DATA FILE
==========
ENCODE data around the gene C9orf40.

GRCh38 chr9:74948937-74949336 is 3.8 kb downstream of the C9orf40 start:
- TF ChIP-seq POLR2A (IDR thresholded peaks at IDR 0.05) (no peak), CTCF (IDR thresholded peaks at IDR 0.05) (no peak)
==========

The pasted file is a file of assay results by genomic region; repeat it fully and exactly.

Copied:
ENCODE data around the gene C9orf40.

GRCh38 chr9:74948937-74949336 is 3.8 kb downstream of the C9orf40 start:
- TF ChIP-seq POLR2A (IDR thresholded peaks at IDR 0.05) (no peak), CTCF (IDR thresholded peaks at IDR 0.05) (no peak)